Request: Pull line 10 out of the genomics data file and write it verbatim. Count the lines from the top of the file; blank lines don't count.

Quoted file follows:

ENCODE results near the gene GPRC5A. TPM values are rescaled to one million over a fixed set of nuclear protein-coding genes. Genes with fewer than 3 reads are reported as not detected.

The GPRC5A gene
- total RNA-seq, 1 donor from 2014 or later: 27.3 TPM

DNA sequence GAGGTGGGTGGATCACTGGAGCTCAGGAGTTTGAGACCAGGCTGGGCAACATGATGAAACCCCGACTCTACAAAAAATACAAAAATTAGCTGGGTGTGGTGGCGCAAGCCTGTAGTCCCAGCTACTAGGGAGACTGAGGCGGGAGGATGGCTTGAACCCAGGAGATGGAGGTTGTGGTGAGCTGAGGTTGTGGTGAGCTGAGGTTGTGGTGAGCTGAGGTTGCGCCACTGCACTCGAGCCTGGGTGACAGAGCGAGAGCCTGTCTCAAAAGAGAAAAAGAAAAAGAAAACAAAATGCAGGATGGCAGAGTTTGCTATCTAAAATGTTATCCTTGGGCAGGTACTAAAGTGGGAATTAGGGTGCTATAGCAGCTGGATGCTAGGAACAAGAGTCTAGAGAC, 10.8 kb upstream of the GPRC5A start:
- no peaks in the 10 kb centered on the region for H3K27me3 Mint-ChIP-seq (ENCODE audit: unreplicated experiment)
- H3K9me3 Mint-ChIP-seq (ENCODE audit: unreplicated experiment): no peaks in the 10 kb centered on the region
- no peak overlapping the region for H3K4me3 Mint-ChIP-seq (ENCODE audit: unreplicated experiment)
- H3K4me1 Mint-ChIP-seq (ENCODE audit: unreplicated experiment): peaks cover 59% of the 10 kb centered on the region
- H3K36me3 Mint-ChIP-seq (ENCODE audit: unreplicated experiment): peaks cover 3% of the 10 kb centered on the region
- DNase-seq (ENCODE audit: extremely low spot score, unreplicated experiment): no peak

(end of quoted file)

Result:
- DNase-seq (ENCODE audit: extremely low spot score, unreplicated experiment): no peak